Whether levitating a building or making a house melt, Alex Chinneck is adept at transforming everyday architecture into works of art. His latest architectural sculpture is entitled Open to the public and creates the illusion of a dilapidated 1960s-era office building being zipped open.

Chinneck is understandably reluctant to reveal too much about the practical side of his art – to do so would spoil the magic, after all. However, the artist did share a few details to us over email.

The vertical zip measures about 8 m (25 ft)-tall, while the horizontal zip runs 15 m (50 ft) along the building. The artwork took 9 weeks to realize, from conception to completion, and involved a team of workers, including carpenters, painters, structural engineers, and casting specialists. Installation was very quick and the scaffolding was disassembled overnight for maximum effect.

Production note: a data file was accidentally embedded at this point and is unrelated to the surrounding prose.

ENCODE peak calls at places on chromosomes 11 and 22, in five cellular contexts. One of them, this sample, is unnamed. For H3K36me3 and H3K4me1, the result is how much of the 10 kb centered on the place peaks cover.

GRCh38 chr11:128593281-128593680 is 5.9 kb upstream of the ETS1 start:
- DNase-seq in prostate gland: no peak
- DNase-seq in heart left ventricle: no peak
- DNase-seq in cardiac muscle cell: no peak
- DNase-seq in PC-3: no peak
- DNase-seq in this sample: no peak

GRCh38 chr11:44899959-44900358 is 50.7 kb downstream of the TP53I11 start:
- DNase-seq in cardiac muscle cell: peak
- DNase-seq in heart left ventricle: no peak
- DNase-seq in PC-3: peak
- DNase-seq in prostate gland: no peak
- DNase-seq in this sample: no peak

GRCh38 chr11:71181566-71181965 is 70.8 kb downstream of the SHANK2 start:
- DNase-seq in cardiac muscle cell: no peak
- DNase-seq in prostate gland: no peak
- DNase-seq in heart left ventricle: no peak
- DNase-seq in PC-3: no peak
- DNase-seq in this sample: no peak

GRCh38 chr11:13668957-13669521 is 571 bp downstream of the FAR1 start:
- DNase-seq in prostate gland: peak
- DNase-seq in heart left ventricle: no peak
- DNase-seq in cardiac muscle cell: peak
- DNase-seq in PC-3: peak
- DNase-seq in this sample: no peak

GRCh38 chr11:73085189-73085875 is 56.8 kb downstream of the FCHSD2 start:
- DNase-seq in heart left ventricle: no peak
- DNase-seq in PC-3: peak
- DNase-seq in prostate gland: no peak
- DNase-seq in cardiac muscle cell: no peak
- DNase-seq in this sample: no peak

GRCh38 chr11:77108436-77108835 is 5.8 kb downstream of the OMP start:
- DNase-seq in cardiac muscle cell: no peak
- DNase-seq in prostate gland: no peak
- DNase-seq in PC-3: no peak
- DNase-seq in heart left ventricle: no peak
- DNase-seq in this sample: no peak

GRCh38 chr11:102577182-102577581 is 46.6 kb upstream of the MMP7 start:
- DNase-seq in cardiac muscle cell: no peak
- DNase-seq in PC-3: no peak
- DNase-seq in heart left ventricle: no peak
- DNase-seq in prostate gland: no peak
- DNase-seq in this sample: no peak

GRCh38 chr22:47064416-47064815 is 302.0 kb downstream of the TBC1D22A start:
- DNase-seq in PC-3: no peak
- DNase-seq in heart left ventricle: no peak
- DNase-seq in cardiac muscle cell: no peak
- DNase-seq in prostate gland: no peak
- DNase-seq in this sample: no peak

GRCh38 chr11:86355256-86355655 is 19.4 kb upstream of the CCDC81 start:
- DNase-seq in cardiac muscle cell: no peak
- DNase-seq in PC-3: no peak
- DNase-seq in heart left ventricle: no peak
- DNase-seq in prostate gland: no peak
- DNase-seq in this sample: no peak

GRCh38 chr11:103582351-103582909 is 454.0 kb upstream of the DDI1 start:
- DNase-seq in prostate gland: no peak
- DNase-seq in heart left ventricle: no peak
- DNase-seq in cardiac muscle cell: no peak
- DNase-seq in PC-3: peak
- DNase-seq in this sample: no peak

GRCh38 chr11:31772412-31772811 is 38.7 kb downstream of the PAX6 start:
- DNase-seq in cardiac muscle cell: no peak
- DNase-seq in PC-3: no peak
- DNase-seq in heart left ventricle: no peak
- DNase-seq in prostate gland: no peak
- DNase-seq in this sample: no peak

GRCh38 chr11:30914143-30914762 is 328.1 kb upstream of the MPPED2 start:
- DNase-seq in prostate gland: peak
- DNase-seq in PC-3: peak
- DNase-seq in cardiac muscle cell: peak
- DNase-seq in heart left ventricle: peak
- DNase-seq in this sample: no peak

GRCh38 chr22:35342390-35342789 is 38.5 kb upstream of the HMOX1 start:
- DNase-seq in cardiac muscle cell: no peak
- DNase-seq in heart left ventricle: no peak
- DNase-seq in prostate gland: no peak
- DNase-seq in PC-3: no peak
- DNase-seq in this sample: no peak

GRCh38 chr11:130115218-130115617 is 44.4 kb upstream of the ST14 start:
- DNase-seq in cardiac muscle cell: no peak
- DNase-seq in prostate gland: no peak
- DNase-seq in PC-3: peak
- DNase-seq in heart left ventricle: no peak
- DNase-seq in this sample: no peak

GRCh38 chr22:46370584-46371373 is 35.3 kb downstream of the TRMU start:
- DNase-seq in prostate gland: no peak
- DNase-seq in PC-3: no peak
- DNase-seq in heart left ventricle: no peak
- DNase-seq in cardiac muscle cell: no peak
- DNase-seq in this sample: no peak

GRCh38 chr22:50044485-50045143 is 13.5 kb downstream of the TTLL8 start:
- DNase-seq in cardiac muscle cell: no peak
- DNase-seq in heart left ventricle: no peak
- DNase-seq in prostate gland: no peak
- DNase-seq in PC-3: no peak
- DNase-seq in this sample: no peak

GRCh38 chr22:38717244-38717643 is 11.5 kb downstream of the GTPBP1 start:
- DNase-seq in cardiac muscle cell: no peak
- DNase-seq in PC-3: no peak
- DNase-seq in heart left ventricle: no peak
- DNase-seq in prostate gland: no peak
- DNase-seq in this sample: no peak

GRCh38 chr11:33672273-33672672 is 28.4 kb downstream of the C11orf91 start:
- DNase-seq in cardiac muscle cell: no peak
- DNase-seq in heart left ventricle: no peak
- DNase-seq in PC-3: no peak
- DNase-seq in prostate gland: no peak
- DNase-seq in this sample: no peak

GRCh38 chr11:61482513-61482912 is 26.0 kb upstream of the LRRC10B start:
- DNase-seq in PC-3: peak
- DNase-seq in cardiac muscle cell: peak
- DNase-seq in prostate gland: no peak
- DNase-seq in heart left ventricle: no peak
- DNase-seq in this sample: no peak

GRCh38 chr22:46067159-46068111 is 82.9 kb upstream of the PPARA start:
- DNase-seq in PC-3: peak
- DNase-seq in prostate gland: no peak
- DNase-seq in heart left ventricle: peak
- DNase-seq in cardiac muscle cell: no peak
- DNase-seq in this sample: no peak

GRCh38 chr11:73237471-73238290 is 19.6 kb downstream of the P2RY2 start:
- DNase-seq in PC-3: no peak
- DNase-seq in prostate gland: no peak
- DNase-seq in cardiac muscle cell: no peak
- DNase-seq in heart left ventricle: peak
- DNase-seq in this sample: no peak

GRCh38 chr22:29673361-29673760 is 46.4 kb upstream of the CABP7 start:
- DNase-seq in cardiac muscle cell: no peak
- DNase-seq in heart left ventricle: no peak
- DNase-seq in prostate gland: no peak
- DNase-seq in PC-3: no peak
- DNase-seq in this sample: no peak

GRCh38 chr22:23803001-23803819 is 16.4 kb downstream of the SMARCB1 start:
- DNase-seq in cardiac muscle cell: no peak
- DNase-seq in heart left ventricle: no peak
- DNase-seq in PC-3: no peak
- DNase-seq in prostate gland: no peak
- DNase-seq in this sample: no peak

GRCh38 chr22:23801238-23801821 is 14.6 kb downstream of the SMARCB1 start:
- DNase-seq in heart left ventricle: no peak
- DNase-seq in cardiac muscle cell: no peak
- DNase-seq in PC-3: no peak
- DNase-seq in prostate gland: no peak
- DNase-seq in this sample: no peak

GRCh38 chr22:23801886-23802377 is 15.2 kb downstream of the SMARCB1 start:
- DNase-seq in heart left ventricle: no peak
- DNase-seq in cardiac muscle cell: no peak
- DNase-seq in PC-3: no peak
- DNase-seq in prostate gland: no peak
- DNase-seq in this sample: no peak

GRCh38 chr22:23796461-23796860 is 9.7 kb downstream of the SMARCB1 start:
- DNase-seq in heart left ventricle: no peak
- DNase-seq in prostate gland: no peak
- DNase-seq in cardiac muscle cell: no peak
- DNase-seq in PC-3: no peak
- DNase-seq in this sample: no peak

We also asked Chinneck about his own influences and what he hopes people will take from this latest work.

"I'm driven by a desire to make the every day world appear extraordinary," said the artist. "In that sense, I'm influenced by Surrealism. I also enjoy pushing the boundaries of materials and their sculptural potential, and I like to research the history of the site itself – in this case, a former tannery. My primary concern is always that people enjoy it."

Open to the public is a temporary work and we've no word on how long it will last. Those who want to see it in person are encouraged to get themselves down to Tannery Lane, Ashford, Kent, in England.

If you can't make it, be sure to check out the work in the gallery.

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